by DWP | August 26, 2013 · 2:46 pm
There are two kinds of travelers, those who go to a foreign land and expect everyone to be like them, and are disappointed, and those who go hoping to experience different cultures and are rewarded. The same applies to those who travel in time, and when you read historical fiction, you are traveling in time. You may discover lands where people show their respect by sticking their tongues out at you, or people who think nothing of selling their children into slavery to save their own lives or careers. Some of the cultural practices may disgust, others dismay, others entrance.
When writing historical fiction, the author should try to take you back in time and immerse you in the culture of the time. The author should not flinch from depicting sexual attitudes much more restrictive than our own such as the puritans, or more free and open such as southern France during the era of the court of love. The author should accurately show the role of religion and ritual in the lives of people. Historically, people often were very serious about their religious practices, but far from orthodox in following them. People ate and drank differently. As an example, often beer and wine was given to children at meals. There was no expectation of privacy in many historical eras, not even if you were aristocracy. If you were a medieval aristocrat, your servants slept in the same room as you, which was often the same room in which you conducted the daily business of running the estate. In the northlands, your warriors would sleep in your mead hall, on the same benches where they’d sat the night before feasting at your table. To think that they slept chaste is to bring our sexual attitudes into a mead hall of 1400 years go, where they don’t belong.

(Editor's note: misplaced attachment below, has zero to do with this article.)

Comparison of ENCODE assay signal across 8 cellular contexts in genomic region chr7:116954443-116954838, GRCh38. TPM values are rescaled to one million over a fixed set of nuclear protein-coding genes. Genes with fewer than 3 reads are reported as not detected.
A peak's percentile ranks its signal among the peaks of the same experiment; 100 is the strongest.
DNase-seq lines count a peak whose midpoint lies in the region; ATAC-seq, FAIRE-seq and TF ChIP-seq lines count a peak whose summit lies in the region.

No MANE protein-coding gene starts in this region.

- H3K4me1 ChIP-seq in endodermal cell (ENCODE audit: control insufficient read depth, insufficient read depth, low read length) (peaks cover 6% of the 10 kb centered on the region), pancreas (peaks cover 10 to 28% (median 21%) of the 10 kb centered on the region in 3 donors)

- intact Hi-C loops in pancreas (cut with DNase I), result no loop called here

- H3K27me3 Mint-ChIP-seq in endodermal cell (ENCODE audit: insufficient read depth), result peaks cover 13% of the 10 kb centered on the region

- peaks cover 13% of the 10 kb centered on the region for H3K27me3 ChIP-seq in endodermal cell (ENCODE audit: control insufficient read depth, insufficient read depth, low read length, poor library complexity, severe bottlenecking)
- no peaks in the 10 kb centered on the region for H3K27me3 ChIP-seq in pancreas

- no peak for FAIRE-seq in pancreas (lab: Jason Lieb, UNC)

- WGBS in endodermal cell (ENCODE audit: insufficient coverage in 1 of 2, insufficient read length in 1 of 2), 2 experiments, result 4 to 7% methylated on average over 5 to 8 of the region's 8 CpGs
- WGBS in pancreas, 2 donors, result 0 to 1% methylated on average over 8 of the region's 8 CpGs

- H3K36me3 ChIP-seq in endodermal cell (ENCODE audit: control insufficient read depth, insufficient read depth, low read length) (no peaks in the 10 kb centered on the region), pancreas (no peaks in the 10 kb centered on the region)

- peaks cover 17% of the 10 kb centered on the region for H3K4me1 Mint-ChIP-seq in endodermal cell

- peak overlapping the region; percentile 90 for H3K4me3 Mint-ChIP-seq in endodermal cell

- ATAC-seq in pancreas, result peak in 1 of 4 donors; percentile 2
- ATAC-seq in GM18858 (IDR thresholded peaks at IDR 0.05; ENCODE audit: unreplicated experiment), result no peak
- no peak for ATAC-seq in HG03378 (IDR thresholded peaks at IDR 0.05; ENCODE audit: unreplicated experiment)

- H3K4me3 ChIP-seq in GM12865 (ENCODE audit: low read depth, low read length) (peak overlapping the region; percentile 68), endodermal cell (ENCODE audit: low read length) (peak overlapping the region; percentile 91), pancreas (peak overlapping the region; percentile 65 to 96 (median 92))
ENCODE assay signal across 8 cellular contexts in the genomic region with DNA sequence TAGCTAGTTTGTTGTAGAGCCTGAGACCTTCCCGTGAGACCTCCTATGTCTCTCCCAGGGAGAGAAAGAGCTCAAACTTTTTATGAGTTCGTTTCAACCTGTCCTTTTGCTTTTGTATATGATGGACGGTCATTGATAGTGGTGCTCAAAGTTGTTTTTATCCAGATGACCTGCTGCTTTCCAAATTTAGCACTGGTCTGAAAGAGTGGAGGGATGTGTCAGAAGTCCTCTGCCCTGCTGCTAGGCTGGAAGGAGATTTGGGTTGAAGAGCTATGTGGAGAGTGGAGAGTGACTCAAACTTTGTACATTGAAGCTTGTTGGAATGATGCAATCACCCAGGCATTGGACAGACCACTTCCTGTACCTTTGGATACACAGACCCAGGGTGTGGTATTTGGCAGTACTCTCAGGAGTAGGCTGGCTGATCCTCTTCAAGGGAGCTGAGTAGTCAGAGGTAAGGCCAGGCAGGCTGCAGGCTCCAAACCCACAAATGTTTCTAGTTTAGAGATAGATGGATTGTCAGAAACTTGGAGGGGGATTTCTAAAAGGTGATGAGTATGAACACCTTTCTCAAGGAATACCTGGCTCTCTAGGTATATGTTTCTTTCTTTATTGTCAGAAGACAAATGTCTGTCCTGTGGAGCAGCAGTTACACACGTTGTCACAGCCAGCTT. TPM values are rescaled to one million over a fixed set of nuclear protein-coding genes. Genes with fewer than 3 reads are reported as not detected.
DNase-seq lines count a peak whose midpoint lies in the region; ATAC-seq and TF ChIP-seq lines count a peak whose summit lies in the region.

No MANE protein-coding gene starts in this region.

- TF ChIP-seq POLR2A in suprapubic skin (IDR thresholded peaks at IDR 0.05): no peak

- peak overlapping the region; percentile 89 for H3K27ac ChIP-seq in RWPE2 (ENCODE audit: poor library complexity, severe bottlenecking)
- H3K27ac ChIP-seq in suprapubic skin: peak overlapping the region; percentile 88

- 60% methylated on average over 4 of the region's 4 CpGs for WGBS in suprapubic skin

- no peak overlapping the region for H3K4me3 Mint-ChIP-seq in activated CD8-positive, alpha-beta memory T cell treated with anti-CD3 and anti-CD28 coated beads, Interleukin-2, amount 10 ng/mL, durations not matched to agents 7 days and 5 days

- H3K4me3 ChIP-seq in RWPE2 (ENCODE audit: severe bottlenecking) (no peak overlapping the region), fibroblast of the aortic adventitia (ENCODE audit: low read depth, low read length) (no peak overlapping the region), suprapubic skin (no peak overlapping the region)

To write with such detail creates an authentic story, respectful of both time and place. Such stories hold our imagination. When reading Hemingway’s depiction of a bull fight or Umberto Ecco’s depiction of a man sitting on the top of a column overlooking Constantinople after the 4th crusade, we feel like we’re there.
Fantasy is more real and more exciting when we have cultures that are richly depicted such those found as the lands of Majipoor, Dhagabad, or Middle Earth. Fantasy set in a historical epoch should leverage the richness of our past, letting the reader walk with men and women who thought very differently than we do today.
The Garden at the Roof of the World is both historical fiction and a fantasy, partially because I chose to write a story in the 13th century when people would have been shocked to learn that unicorns did not live in the deep wood, and there are no monsters in the depths of the sea. I choose to try to be authentic in my depiction of those times, and delight those who hope to find in either historical fiction or in fantasy the richness of other cultures, and their values. Modern readers will certainly find some of the attitudes strange.
However, if I don’t have Prince Jigme of Lo Mantang give the traditional warning of “you’re not a mule, why act like one”, then I’ve missed an opportunity to show some of his culture’s values, even when their not mine. In writing about segregating the sexes in medieval Baghdad or the tantric rituals of medieval Khajuraho I had to bring characters and readers into places foreign to both, and have the characters act the way people of 800 years ago would have acted.
I also had to write about religious beliefs and mythologies that are foreign to me and my readers. The medieval attitudes about chastity and virginity are very different from modern beliefs, but if I was to write about traveling with a unicorn, I could not ignore the legends that insisted that you had to be chaste and virgin for a unicorn to be willing to approach you. To do otherwise would not have been authentic, and would have denied my reader a chance to walk with people who believed in the reality of sea monsters, and the sacred nature of unicorns.
THE GARDEN AT THE ROOF OF THE WORLD is upcoming from Dragonwell Publishing on August 30. Preorder a copy at http://publishing.dragonwell.org or from major on-line retailers.